She served as a planning commissioner for Arcata in 1974 and in 1976 was appointed by newly elected Gov. Jerry Brown to serve on the California Regional Water Quality Control Board for the North Coast region.
During her eight years on the water board, there were a number of "hot-button" issues - aerial spraying of herbicides, water board approval of timber harvest plans and Arcata's battle against the Humboldt Bay Wastewater Authority. Arcata wanted to pull out of the HBWA, a group of local government entities that was planning to build an expensive ocean-discharge sewage disposal system. Instead, Arcata wanted to build its own cheaper, innovative plant that recycled wastewater through the marsh before it flowed into the bay.
"I voted against Arcata the first time around," she said, because the law specifically required Arcata to prove bay enhancement, not just lack of harm. Eventually the city did demonstrate bay enhancement, Tuttle was able to switch her vote, the system was built and HBWA was disbanded.
Tuttle said she remembers water board hearings lasting until midnight over herbicides.
"Those were horrendous. The foresters felt they really needed herbicides to get the young trees up out of the brush in order to get a spurt of growth and then there were opponents who were worried about their drinking water and water quality for fisheries.
"The standards for aerial spraying are much stronger now, and we were setting those early standards," Tuttle said.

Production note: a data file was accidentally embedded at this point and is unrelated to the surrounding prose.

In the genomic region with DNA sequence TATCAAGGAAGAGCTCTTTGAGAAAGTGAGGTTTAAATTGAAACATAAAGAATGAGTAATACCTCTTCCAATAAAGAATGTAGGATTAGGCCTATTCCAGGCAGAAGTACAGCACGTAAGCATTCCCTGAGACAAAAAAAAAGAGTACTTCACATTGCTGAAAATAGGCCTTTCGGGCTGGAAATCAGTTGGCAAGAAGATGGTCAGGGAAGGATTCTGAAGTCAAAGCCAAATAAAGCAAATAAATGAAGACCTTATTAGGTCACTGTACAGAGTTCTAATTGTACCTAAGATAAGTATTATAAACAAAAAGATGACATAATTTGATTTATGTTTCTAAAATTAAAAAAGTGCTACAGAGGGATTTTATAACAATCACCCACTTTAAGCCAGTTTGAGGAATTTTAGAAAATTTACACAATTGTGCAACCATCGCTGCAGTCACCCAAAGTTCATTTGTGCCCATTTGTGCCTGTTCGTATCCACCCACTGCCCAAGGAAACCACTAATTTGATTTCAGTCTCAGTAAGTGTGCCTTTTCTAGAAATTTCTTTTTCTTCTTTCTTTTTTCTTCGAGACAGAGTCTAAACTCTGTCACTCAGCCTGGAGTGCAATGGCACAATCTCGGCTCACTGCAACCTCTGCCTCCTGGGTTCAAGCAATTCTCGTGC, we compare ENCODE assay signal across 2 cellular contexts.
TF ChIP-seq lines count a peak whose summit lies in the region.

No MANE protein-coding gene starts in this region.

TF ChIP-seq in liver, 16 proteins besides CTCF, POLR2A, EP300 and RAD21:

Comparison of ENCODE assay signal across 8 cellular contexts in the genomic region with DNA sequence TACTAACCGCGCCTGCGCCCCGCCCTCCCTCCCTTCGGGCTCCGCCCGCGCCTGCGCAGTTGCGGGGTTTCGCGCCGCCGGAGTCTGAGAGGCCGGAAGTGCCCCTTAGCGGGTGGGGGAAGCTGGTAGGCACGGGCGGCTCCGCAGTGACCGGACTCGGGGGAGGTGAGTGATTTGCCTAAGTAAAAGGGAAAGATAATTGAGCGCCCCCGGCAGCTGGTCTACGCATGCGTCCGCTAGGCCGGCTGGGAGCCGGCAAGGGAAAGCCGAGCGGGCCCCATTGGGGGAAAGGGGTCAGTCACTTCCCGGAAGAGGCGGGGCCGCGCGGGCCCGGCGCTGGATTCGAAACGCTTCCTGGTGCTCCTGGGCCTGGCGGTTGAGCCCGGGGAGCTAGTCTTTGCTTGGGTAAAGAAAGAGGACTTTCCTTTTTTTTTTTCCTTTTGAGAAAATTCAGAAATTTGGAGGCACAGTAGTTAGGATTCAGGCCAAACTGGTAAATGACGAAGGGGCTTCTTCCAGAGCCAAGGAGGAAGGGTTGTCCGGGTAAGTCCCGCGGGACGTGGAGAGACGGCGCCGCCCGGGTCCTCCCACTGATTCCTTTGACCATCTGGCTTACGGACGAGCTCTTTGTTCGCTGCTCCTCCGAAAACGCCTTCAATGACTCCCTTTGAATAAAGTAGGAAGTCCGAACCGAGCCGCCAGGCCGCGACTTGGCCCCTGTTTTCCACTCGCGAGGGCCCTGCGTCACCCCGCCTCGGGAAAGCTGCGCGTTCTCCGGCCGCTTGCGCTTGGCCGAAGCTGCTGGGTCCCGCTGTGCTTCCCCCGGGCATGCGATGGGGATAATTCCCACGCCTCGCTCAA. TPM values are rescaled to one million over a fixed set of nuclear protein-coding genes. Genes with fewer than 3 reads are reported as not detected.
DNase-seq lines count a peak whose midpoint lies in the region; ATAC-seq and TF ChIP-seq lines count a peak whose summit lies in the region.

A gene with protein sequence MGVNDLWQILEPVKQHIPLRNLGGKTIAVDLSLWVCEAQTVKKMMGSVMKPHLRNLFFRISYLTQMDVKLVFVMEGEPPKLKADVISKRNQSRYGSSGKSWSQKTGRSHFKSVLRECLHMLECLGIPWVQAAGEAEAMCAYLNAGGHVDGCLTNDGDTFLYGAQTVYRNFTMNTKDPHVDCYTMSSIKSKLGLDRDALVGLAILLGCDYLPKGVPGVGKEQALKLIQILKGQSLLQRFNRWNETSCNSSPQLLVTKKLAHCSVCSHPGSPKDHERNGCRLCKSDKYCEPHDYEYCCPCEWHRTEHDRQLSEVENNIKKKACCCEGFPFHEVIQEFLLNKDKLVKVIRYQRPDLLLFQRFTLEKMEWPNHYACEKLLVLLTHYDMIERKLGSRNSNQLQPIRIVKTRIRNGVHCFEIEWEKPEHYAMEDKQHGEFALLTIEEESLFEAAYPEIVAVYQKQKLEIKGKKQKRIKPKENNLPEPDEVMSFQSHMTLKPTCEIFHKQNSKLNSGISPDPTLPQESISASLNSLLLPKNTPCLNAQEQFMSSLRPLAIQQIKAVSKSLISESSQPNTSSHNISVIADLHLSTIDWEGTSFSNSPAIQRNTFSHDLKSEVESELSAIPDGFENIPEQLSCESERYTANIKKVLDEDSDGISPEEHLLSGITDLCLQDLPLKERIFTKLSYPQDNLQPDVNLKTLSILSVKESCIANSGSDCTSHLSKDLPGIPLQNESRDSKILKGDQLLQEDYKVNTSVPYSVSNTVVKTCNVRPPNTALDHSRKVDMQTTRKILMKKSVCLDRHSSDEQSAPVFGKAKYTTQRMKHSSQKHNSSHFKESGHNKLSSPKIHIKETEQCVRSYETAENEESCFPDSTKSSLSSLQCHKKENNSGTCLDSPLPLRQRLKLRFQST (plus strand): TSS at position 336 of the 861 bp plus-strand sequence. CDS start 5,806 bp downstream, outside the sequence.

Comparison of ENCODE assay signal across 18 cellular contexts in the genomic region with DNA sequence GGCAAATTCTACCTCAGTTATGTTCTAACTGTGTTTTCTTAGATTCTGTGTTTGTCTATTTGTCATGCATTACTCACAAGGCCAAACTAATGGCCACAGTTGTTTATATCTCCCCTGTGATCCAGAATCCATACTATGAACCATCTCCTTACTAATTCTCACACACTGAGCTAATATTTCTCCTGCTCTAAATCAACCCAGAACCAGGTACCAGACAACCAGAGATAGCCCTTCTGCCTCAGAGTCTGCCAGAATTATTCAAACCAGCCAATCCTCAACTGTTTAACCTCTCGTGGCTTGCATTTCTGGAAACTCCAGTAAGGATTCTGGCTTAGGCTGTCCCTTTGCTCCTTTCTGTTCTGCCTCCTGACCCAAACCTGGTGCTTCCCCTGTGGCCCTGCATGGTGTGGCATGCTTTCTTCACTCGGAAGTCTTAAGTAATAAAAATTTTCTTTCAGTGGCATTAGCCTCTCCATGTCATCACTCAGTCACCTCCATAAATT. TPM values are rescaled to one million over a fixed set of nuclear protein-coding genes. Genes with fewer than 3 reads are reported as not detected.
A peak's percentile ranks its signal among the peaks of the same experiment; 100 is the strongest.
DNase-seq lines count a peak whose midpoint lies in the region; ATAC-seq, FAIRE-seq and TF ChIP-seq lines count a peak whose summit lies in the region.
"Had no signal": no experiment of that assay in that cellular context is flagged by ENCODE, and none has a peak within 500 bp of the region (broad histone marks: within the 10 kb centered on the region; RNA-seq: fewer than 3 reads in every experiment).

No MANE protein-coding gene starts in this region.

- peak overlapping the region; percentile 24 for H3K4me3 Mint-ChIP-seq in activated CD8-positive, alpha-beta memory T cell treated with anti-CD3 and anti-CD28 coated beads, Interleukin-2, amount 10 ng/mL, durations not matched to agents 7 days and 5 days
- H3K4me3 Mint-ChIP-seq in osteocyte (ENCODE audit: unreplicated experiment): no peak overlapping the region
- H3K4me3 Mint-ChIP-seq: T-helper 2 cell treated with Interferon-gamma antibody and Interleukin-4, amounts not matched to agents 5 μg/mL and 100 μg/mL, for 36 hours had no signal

Through it all, she said, she most appreciated when someone "from either side of an issue would come forward with good, hard information."
Tuttle earned her doctorate in environmental planning in 1985 and taught for a year at UC Santa Cruz. In 1987 her foray into the political arena began in earnest: She went to work for state Sen. Barry Keene as a legislative consultant.
"It was probably one of the most dynamic learning experiences I ever had. I really was learning politics from the feet of the master," she said.
"Barry is extremely intelligent. I respect him for his law background and knowledge" but it was his political adeptness that catapulted him to majority leader of the Senate, she said.
Her years on Keene's staff, 1987-91, were dominated by the timber wars. First there was the statewide Forests Forever initiative "that until 2 o'clock in the morning (following Election Day) was passing." Then there was an attempt called the Sierra Accord by some members of the timber industry and the Sierra Club to address forest practices such as water and stream protection, sustained yield, clearcuts and habitat protection.
That piece of legislation was killed by Gov. Pete Wilson, reborn as the California Accord, and then the Grand Accord ("the blow-by-blow is a book in itself"). The Grand Accord was eventually killed, as well, this time by Assembly Speaker Willie Brown.
"Ultimately, the Board of Forestry said, 'We will do the reform administratively,'" Tuttle said. The end result was weaker from an environmental standpoint, she said, but at least it brought "an end to the timber wars at that time."
"It was a 48-hour-a-day job during which I got to know the industry very well and the environmental community very well," she said. "As a staffer, you have to work with both."
After she left Keene's office in 1991, Tuttle immediately put on her hat as a consultant. Her client list includes the state Board of Forestry, where she helped design programs for monitoring timber operations, protecting sensitive watersheds and habitats and establishing sustained-yield planning.